FIG. 26 is a diagram for illustrating distribution of a plurality of kinds of feature amounts.

FIG. 27 is a flowchart for representing steps of selecting the feature amount in which a separation degree is largest.

FIG. 28 is a diagram for illustrating an example in which an appearing state of the feature amount differs every different position on a wafer.

FIG. 29 is a flowchart for representing steps of selecting the proper kinds of feature amounts from a plurality of kinds of feature amounts and performing the gap discrimination.

FIG. 30 is a flowchart for representing steps of calculating an integrated score by reliability of feature amounts at the time of registration and detection by using a plurality of feature amounts and performing the gap discrimination on the basis of a comparison result of registration scores and detection scores.

FIG. 31 is a diagram for illustrating a relation between a separation degree and a success ratio of gap recognition.

FIG. 32 is a diagram illustrating cross sections of patterns, profiles, and absolute values of differentiation waveforms in the case where there is an abnormality in dimension difference in a core gap.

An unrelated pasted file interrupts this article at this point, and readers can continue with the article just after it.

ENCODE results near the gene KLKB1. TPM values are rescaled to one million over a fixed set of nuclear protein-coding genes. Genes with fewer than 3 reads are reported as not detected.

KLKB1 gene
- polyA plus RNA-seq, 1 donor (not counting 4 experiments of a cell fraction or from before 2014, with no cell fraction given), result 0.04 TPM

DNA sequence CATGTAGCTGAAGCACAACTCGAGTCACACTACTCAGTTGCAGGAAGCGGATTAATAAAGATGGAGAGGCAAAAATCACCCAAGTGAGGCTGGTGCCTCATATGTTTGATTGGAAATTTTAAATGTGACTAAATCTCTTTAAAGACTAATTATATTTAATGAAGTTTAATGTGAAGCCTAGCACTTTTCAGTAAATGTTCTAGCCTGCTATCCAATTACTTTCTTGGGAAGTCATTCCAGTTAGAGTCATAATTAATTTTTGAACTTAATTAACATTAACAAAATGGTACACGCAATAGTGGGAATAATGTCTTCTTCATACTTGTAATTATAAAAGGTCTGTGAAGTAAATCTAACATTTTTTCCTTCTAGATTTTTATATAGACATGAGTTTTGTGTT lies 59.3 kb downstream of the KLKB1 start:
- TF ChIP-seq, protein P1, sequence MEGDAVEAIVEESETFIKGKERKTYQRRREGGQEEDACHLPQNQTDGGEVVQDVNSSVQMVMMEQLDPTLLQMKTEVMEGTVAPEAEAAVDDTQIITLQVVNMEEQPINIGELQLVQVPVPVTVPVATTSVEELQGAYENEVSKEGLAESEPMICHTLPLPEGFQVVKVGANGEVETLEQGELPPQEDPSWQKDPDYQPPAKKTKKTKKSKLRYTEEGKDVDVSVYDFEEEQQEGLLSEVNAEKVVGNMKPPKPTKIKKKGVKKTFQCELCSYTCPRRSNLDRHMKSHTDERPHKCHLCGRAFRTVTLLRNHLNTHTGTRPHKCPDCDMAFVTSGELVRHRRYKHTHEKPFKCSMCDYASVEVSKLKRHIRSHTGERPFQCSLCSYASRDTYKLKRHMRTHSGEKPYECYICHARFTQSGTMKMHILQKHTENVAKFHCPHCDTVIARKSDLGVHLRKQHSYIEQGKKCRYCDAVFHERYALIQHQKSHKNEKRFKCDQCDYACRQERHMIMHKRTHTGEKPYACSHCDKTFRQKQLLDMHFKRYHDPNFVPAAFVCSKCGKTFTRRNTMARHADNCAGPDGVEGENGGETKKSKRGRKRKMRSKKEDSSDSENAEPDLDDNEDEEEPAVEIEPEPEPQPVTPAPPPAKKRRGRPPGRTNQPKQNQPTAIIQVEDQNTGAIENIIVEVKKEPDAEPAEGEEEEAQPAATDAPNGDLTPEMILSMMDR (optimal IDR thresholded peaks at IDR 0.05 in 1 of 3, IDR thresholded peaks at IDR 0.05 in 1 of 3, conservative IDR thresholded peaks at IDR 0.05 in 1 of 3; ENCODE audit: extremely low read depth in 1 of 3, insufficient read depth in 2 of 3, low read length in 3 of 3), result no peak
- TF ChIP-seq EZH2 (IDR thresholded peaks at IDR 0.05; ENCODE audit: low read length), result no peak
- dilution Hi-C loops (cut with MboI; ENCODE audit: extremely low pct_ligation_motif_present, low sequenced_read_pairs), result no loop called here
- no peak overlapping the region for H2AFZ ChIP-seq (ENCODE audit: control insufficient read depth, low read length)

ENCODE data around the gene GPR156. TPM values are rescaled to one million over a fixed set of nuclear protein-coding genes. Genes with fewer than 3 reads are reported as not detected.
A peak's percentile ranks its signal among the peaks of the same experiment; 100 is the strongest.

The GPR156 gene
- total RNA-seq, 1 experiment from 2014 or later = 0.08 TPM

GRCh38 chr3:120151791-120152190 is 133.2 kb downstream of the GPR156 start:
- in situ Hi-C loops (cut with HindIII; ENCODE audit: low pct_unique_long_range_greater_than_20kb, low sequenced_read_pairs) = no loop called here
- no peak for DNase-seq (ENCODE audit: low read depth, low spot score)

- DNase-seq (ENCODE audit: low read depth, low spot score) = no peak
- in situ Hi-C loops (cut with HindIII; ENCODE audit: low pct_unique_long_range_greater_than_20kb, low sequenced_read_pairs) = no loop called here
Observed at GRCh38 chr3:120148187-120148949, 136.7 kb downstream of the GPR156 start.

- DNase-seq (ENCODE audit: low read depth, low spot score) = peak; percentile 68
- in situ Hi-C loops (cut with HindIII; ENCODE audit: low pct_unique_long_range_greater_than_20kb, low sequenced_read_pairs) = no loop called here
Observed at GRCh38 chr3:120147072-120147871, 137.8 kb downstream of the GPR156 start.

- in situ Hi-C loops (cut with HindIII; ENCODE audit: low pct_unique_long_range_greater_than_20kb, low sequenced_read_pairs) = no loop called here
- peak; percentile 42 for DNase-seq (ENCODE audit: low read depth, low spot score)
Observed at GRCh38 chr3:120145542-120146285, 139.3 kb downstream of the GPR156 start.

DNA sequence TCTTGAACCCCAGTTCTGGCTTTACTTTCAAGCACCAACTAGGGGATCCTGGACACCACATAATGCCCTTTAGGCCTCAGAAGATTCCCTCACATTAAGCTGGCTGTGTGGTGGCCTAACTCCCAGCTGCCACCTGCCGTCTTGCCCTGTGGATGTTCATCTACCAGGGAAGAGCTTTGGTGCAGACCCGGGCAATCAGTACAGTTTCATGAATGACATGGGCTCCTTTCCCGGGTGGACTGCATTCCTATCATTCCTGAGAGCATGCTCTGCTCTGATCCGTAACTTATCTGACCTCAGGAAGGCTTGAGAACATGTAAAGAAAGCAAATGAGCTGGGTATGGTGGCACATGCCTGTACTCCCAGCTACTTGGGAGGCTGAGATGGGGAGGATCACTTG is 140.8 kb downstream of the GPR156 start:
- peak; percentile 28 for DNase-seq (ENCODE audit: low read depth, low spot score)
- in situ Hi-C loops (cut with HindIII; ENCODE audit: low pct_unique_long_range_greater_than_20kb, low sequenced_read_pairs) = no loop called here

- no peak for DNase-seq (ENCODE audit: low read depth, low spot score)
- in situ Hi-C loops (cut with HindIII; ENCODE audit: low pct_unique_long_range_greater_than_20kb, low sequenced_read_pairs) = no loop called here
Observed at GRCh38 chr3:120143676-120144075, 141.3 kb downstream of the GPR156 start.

FIG. 33 is a diagram illustrating cross sections of patterns, profiles, and absolute values of differentiation waveforms in the case where there is residual material on a bottom of the core gap.

FIG. 34 is a diagram illustrating cross sectional views of patterns, profiles, and absolute values of differentiation waveforms in the case where there are residual materials on edges of the core gap.

FIG. 35 is a diagram illustrating cross sectional views of patterns, profiles, and absolute values of differentiation waveforms in the case where there is an abnormality in a spacer side gradation.

FIG. 36 is a flowchart for representing steps of measuring a stereoscopic structure of a pattern.

FIG. 37 is a flowchart for representing inspecting steps in the case where there is an abnormality in inspection of dimensions of a pattern.

FIG. 38 is a flowchart for representing inspecting steps in the case where there is an abnormality in a bottom of a gap of a pattern.

FIG. 39 is a cross sectional view of a pattern in a final step of a pattern formed by the SADP.

FIG. 40 is a cross sectional view of patterns in each step in the case where the pattern was normally formed by the SADP and in the case where an abnormality occurred.